Westworld: how far away is this future?
©2016 Home Box Office, Inc. All rights reserved
Amy C. Chambers, Newcastle University
This article accompanies episode 10 of The Anthill podcast on the future.
From Humans to Westworld, from Her to Ex Machina, and from Agents of S.H.I.E.L.D to Black Mirror – near future science fiction in recent years has given audiences some seriously unsettling and prophetic visions of the future. According to these alternative or imagined futures, we are facing a post-human reality where humans are either rebelled against or replaced by their own creations. These stories propose a future where our lives will be transformed by science and technology, redefining what it is to be human.
The near future science fiction sub-genre imagines a future only a short time away from the period in which it is produced. Continue reading “Why science fiction set in the near future is so terrifying”
#BonusLevels #LawrenceLek #utopia#CityNowCityFuture
Visual artist, Lawrence Lek has created Bonus Levels, a series of playable video games depicting a dreamy, utopian, but recognisable London.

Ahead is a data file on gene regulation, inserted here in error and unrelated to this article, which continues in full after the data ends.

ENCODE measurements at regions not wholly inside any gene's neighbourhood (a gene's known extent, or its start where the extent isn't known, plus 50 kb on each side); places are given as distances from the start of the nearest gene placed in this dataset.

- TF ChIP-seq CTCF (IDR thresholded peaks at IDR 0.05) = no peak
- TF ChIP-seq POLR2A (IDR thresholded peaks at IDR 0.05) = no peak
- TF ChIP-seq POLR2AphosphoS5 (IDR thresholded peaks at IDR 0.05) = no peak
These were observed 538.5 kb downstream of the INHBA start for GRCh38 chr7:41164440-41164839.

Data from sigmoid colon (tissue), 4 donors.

Bonus Levels is on at the Museum of London until January 3rd, 2018. It is part of the museum’s City Now City Future – a year-long theme which is foregrounded by the ‘Imagined Futures’ curated by Dr Caroline Edwards located near the entrance.
According to the blurb:
Of all cities, London is one of the most widely represented in literature. During the 19th century, when it rose to prominence as the centre of the British Empire, London was considered the peak of civilisation. However, this achievement was matched by the violence of a colonial system that damaged the places and peoples from which the city drew its vast wealth, in India, Africa and the Caribbean.